NIU Libraries Digitization Projects
Lincoln/Net Prairie Fire Illinois During the Civil War Illinois During the Gilded Age Mark Twain's Mississippi Back to Digitization Projects Contact Us
BACK

Schoolcraft, Henry Rowe.. History of the Indian Tribes of the United States: Their Present Condition and Prospects, and a Sketch of Their Ancient Status. Volume 6. . Philadelphia: Lippincott, Grambo and Co, 1857. [format: book; image], [genre: government document; report]. Permission: Northern Illinois University
Persistent link to this document: http://lincoln.lib.niu.edu/file.php?file=schoolcraft6.html


Previous section

Next section

Chapter V. — Pawnee Cruelty. The Sacrifice of Haxta.

THE Pawnees have, from the earliest times, possessed the reputation of being one of the wildest and most barbarous tribes. De Soto, who encountered them in 1541, on reaching the grasslands, or prairies, west of the broad Ozark chain, calls them Apani. Three centuries appear to have produced no improvement in their manners. Living in discord with the tribes around them, they seem to have no regard for the remote affinities, which once linked the majority of the prairie tribes together, if they even have the slightest notion of such distant connection, but pursue the savage career of glory, wielding the tomahawk and the scalping knife with unrestrained fury. Their wars with the Sioux tribes have, it is asserted, continued 200 years. Their greatest ambition has ever been to scalp a Sioux, and shake the gory trophy in defiant triumph, shouting at the same time the horrid Sa-aa-quon. [
Plate IV.]

In the month of February, 1838, they captured a Sioux girl, only fourteen years of age, named Haxta. She was placed in one of their lodges, on the same terms as other members of it, and treated with even more kindness; attention being paid that she should not lack the best food, which was supplied abundantly. Offers to purchase her were made by two of the traders on the Missouri, but they were declined. After being detained as a prisoner about two months, a council of the Pawnee chiefs and war captains was convened, to deliberate on her fate. Their decision was known only to themselves, being kept secret from every person who might communicate it to her.

On the breaking up of this council, the prisoner was formally brought forth, and led from lodge to lodge, accompanied by all the Indian warriors and their leaders. The inmates of each lodge gave her a small billet of wood and some paint, which she handed to the war chief who conducted her. This course was pursued until the entire village circle had been visited, and every household had contributed its quota of tiny billets and paint.

On the 22d of April, there was a grand assemblage of all the inhabitants of the villages, to which Haxta was invited, she being ignorant of the purport of it. She was conducted by two stout Indians to a post between two trees, which grew within five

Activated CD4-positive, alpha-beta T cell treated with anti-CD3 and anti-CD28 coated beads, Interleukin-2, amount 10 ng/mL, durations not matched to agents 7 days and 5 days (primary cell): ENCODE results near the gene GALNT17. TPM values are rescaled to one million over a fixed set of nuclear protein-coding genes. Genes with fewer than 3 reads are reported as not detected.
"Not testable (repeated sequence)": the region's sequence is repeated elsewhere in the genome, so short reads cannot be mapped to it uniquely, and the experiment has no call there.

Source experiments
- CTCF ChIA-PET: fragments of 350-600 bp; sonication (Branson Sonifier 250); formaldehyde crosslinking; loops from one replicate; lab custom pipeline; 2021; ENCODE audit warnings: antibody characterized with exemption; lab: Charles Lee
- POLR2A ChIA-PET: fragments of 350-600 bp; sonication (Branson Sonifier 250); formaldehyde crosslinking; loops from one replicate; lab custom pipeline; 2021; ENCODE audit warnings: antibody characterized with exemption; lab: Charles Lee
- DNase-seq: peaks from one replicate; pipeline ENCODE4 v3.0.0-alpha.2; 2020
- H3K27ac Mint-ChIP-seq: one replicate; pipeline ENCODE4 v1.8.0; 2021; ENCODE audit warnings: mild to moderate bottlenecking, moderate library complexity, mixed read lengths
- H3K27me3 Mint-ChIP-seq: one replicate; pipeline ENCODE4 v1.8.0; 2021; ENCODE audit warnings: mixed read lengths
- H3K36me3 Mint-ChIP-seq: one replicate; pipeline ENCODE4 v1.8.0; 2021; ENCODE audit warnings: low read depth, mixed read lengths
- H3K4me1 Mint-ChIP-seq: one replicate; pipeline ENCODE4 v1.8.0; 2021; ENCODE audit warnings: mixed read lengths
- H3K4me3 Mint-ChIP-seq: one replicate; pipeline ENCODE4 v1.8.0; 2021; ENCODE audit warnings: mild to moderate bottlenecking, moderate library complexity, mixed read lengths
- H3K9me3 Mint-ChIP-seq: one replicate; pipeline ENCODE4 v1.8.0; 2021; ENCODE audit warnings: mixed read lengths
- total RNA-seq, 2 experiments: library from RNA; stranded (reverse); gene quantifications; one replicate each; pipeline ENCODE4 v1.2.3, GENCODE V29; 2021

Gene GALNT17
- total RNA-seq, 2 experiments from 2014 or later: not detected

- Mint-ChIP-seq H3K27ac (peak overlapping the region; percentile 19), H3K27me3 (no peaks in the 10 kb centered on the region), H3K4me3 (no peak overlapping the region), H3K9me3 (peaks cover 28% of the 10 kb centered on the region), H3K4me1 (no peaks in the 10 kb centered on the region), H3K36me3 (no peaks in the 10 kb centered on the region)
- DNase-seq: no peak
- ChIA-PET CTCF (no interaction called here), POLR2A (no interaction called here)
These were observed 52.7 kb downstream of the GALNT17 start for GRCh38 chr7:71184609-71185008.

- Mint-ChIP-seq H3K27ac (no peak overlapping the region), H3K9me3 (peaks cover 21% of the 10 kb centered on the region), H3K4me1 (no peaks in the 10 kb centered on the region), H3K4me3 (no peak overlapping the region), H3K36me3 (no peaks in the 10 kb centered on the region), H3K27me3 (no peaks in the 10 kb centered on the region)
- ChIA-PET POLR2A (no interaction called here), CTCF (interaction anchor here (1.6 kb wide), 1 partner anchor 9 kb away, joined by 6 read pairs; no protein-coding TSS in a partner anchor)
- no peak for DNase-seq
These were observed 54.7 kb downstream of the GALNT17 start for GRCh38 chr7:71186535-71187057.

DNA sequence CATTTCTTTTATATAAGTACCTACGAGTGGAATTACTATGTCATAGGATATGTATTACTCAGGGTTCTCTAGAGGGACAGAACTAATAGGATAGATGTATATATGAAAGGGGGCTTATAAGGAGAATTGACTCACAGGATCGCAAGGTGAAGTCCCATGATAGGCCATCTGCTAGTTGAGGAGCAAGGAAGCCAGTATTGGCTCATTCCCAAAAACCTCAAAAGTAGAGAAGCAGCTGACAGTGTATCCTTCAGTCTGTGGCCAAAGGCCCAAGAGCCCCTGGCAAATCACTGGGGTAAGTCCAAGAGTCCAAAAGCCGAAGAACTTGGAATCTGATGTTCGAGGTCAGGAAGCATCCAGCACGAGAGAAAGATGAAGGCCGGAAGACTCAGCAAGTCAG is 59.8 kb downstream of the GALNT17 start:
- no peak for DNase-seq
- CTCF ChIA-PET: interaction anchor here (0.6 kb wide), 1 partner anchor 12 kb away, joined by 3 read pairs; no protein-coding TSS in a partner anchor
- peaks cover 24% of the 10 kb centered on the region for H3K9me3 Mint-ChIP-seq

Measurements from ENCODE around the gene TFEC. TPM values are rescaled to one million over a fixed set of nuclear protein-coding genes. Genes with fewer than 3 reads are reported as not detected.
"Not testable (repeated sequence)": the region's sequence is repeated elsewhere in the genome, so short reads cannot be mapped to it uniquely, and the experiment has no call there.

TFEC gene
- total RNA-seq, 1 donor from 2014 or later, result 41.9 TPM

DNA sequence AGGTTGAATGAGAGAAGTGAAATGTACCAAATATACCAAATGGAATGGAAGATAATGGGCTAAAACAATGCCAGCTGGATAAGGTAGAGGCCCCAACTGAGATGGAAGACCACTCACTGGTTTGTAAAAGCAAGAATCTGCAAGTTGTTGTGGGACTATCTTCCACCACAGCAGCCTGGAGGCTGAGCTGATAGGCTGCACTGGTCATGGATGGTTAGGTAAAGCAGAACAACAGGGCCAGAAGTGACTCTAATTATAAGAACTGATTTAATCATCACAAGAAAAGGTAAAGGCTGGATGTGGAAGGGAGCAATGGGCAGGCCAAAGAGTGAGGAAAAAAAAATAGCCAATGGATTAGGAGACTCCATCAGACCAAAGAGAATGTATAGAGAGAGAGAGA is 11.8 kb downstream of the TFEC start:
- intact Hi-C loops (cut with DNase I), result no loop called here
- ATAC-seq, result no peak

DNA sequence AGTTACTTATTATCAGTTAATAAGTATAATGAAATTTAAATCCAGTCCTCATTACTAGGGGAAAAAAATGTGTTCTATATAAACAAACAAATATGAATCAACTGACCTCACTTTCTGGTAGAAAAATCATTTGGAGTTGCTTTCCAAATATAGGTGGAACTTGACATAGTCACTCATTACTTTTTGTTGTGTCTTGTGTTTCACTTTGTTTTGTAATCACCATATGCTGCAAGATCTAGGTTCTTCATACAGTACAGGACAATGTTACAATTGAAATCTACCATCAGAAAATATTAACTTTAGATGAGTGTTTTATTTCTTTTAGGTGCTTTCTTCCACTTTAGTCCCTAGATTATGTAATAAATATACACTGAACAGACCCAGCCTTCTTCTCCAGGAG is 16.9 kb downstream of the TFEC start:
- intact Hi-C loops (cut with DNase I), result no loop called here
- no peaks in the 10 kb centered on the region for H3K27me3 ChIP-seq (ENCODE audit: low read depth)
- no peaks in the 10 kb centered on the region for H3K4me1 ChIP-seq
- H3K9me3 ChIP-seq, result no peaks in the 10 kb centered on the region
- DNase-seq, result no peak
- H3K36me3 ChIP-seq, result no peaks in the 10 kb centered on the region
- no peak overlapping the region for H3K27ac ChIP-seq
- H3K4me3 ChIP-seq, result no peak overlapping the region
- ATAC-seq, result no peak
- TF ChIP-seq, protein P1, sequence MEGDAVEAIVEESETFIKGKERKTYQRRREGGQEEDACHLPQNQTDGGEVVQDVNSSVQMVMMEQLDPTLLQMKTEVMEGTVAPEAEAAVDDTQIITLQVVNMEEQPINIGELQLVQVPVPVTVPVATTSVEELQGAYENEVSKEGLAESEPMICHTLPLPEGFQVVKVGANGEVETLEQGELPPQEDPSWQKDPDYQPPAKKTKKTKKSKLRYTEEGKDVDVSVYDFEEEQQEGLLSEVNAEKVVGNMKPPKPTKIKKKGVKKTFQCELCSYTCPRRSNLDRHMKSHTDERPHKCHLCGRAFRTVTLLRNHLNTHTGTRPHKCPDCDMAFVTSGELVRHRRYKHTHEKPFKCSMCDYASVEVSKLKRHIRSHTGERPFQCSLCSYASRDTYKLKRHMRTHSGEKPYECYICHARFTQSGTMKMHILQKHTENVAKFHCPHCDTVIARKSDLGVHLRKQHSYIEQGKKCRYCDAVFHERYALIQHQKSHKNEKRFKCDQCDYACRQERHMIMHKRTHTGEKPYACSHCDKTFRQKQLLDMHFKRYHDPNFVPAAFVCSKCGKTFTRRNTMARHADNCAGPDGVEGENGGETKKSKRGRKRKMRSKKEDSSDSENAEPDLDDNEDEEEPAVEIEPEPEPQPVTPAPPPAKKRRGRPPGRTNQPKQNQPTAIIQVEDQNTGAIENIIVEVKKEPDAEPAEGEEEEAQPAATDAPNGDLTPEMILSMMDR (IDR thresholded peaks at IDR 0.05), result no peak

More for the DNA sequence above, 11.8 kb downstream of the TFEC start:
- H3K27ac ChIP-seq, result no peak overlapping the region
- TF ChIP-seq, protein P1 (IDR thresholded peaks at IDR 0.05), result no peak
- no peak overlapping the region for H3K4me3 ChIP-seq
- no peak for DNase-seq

-- 496 --

feet of each other. Three small bars of wood were fastened from tree to tree, at a moderate height above the ground, so as to construct a scaffolding. A small fire was then kindled beneath, the flames of which were barely sufficient to reach, with their highest flickerings, to the feet of the victim placed on it. Not until she was conducted to this place, did she conjecture the object of her tormentors. The two savages, having lifted her on to the bars, stood beside her, holding her firmly. The little fire beneath was then increased, and, at the same time, the men held splinters of burning pine under her arm-pits. Meanwhile, the warriors and chiefs stood in a circle around her, armed with bows and arrows, and all the inhabitants of the village were spectators. When the lighted splinters were placed under her arms, a signal was given, and, in an instant, her flesh was pierced with innumerable arrows, shot with such unerring aim, that there was scarcely an inch of her body untouched: it was literally riddled with sharp arrows.

These arrows being quickly withdrawn from her still quivering frame, the flesh was all cut off in small pieces, down to the bones, and put in little wicker-baskets, which were quickly carried to an adjacent field, just planted with corn. The leader of the ceremonies then took one of these pieces of flesh, and squeezed the blood from it on a newly-planted hill of corn. His example was followed by others, until the little baskets were all emptied. Indian cruelty presents no parallel.

Was this a sacrifice to Ceres, or to Moloch?

-- 497 --

Previous section

Next section


Schoolcraft, Henry Rowe.. History of the Indian Tribes of the United States: Their Present Condition and Prospects, and a Sketch of Their Ancient Status. Volume 6. . Philadelphia: Lippincott, Grambo and Co, 1857. [format: book; image], [genre: government document; report]. Permission: Northern Illinois University
Persistent link to this document: http://lincoln.lib.niu.edu/file.php?file=schoolcraft6.html
Powered by PhiloLogic